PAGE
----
The Procession is a part of Nothing of Importance Occurred, a project of recuperation of a Herball for a 17th century Angolan midwife at the Cape, South Africa. This project explores the knowledge that midwives and women of the 17th century had of plants that controlled fertility.
At the heart of the story is the person on Maaij Claesje, an enslaved woman in the VOC (Dutch East India Company) slave lodge, Cape Town, who was, eventually, able to negotiate her emancipation in exchange for her services as a midwife. The project explores the knowledge that an enslaved midwife, attending to enslaved women, might have been called upon – by those women – to know.
The Herball recuperates histories of plants that will terminate a pregnancy. The Procession at Middelheim Museum, Antwerp, concentrates on abortifacient plants growing in Northern France, Flanders and the Netherlands. Embodied knowledge of these plants and their effects would have travelled to the Cape in the 17th century through the bodies of French Huguenot women fleeing Catholic persecution and taking up VOC offers of land at the Cape, and Dutch women accompanying their men there. An enslaved midwife would also have attended to these free women.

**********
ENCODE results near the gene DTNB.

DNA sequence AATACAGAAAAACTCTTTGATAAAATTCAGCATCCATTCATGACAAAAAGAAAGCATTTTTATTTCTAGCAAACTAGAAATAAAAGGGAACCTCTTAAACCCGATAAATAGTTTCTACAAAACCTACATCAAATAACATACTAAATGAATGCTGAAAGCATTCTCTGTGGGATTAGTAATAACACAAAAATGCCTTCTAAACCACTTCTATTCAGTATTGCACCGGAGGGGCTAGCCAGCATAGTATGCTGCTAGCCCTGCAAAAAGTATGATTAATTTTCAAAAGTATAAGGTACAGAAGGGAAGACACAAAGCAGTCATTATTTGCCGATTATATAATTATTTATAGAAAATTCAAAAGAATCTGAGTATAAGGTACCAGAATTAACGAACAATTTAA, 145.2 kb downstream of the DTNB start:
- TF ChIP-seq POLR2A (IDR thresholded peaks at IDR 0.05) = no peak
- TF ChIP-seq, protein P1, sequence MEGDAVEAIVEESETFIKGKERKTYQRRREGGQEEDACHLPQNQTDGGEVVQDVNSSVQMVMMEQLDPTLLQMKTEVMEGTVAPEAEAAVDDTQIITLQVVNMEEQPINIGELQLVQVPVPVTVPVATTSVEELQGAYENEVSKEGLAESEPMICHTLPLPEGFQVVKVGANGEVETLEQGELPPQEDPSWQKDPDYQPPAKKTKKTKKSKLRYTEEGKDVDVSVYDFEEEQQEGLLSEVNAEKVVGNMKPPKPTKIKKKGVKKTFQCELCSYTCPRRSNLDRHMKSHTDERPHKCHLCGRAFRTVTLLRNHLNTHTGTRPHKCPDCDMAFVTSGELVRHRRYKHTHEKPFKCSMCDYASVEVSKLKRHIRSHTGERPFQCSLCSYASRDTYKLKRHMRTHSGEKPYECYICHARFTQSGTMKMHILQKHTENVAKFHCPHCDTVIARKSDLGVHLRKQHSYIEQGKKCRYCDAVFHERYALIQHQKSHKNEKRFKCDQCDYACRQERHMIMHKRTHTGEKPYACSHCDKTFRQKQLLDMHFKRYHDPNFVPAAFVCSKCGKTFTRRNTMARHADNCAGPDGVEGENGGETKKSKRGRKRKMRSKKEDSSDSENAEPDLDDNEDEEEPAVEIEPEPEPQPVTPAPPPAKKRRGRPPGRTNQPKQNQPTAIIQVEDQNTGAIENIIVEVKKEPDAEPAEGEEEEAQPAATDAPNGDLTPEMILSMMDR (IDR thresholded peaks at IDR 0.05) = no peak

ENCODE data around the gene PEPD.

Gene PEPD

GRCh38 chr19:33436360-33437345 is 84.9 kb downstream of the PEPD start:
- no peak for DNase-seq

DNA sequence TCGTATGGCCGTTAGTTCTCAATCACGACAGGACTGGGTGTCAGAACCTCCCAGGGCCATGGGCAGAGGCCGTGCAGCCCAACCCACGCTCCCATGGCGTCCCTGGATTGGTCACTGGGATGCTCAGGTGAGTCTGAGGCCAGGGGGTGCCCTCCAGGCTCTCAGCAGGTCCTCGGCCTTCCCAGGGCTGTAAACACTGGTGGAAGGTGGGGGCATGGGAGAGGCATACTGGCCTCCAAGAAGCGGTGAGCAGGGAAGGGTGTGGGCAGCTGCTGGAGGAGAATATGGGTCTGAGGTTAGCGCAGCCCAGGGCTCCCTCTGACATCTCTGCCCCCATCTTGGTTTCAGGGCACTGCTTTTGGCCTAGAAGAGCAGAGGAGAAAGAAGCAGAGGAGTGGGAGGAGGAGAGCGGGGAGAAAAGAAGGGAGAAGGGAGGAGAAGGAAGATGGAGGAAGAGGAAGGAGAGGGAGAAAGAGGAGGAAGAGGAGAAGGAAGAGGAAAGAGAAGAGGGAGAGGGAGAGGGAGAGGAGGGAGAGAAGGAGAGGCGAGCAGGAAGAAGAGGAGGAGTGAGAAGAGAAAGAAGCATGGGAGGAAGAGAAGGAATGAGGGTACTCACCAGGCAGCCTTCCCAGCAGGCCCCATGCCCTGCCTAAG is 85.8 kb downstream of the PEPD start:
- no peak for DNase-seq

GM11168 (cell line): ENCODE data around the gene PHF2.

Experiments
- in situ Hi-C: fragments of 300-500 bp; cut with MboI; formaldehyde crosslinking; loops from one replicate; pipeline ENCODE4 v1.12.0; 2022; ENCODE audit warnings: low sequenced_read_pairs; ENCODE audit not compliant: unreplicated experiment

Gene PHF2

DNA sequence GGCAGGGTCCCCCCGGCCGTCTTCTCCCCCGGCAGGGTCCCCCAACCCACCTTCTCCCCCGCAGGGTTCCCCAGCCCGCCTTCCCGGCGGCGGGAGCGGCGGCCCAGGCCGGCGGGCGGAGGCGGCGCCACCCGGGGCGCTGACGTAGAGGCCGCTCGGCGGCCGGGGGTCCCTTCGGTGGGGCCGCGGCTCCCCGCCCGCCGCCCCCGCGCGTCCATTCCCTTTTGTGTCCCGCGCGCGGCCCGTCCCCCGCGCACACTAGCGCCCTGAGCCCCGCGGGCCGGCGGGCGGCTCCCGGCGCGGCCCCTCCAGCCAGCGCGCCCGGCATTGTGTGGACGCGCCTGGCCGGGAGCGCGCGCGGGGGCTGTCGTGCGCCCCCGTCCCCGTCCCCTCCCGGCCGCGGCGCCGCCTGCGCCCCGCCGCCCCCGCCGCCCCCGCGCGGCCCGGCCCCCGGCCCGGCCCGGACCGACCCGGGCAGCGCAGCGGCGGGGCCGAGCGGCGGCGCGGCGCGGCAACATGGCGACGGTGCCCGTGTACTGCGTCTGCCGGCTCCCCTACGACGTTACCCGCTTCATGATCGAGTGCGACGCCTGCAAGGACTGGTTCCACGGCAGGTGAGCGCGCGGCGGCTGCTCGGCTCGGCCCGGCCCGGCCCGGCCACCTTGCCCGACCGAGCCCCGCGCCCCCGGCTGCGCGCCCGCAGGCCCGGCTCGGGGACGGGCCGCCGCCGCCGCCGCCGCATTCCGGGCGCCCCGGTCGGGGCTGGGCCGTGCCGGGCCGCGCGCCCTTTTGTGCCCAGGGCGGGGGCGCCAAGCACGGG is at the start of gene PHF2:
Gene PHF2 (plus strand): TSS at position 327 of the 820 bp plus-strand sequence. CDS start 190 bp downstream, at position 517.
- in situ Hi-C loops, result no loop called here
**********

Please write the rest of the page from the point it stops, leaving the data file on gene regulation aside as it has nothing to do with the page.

The project speculates that plants travelled in both directions and that knowledge would have been shared.
Video by Keen / Bart Kiggen
Photo of procession / Tim Theo Deceuninck